Step 16. Run. At this time the energy savings recorder program is ready to run. Hit <F4>. The energy monitoring system always starts out with a 22 minute system test. This will display information as described in the system verification test below. At 22 minutes after hitting <F4> for run, the system starts of perform the energy savings recording as configured.
Reprogramming an existing system is somewhat less complicated. If the system has been programmed previously, skip steps 1-4 and start with step 5 to enter a new configuration, or jump to step 16 to run the program.
After installation and configuration, the energy monitoring system is made operational by pushing the F4 key on the menu. The system then begins to measure the energy consumption in demand in the building. The system interrupts the energy management system at the appropriate times, calculates the savings, and accumulate the data for subsequent printing. At midnight each day, the system prints out the following daily report data:
kWh this month
kWh since midnight
kWh last 24 hours
kWh savings last 24 hours
% kWh savings:
The first line indicates the report is a daily report, the second line gives the accumulated kWh since initialization. The next line gives the kWh for the last 24 hours which is followed by the kWh savings in the last 24 hours. Next, the percentage savings in the last 24 hours is given and finally a dollar value of the kWh savings is printed.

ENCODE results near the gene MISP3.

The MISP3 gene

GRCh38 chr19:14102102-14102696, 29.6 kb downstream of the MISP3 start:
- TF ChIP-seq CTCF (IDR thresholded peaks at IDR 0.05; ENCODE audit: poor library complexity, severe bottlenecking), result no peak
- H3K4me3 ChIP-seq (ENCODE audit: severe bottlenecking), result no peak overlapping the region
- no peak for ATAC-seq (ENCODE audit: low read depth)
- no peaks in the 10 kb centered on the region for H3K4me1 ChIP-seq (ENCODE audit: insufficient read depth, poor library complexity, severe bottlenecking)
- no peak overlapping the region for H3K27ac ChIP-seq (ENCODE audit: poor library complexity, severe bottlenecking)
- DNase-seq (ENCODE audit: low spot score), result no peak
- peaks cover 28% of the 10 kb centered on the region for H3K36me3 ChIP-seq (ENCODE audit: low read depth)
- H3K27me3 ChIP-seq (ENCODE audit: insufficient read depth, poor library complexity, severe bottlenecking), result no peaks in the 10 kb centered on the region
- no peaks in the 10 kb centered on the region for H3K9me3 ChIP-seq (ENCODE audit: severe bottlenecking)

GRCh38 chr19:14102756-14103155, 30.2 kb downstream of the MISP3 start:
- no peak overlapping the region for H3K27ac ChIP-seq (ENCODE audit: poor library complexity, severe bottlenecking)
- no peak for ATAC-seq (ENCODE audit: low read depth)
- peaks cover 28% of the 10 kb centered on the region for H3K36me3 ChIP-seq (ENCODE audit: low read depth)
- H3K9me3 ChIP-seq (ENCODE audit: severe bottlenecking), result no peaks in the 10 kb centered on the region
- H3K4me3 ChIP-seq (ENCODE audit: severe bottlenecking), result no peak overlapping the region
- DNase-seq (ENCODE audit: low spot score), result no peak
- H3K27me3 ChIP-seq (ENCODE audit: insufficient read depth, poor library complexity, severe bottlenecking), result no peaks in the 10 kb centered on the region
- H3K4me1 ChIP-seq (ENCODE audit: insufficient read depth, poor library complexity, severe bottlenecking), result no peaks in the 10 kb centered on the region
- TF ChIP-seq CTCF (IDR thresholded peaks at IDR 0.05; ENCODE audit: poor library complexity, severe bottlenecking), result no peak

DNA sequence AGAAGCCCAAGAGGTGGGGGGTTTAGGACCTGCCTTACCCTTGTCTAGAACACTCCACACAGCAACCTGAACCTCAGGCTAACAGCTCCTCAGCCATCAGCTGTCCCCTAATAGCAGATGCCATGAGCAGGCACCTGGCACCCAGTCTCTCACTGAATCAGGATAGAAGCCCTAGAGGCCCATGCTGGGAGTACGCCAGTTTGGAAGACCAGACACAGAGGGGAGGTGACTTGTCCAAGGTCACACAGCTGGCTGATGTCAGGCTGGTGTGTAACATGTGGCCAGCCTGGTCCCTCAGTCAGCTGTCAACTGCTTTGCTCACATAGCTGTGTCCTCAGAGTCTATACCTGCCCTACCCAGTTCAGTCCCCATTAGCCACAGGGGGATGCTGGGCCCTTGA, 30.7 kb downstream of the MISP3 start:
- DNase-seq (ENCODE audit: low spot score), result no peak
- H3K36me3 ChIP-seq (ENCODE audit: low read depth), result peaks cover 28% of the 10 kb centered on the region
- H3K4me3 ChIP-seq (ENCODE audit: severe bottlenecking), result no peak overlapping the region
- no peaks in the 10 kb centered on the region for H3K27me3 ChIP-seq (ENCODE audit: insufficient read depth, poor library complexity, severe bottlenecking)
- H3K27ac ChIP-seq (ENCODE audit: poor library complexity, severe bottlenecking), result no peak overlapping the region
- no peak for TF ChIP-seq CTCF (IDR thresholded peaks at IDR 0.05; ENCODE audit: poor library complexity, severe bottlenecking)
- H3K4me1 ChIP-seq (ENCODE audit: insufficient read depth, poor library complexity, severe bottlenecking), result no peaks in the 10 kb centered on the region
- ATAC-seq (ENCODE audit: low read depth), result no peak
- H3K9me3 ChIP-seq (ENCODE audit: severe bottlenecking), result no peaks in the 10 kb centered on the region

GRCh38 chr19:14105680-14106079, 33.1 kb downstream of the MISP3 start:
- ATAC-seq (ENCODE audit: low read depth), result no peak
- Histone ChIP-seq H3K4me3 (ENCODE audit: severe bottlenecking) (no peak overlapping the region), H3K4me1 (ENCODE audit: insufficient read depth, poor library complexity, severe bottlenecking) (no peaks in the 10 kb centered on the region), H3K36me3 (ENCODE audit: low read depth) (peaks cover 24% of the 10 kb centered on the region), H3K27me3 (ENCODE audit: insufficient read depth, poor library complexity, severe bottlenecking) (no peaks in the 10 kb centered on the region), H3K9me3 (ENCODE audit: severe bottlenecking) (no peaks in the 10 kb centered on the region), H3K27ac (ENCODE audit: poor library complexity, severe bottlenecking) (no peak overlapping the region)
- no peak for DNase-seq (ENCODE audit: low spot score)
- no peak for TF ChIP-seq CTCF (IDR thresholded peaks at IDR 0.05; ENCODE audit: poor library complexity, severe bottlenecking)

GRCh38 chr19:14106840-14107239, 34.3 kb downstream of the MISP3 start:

On the last day of the billing period immediately following the midnight printout, an additional monthly printout occurs as follows:
kWh this month
Total kWh savings
% kWh savings
$ value of kWh savings
$ value of kW savings
Total monthly savings
Total since reset
As indicated, this data is a monthly report. As before, the report lists the date and time and the accumulative kWh since initialization. Next the total kWh savings is given and then the kWh savings. This is followed by a dollar value of the total kWh savings which is followed by the kWh savings. The kW savings is followed by a dollar value of the kW savings, a total dollar value of savings and a cumulative dollar value of year to date savings with the dates noted. The system automatically erases monthly cumulative kWh data and starts over for the next month, storing only the cumulative year to date totals for later use. A typical example of the measurement and interrupt process is given below. This example has a one hour interval between interrupts and a six minute interrupt time: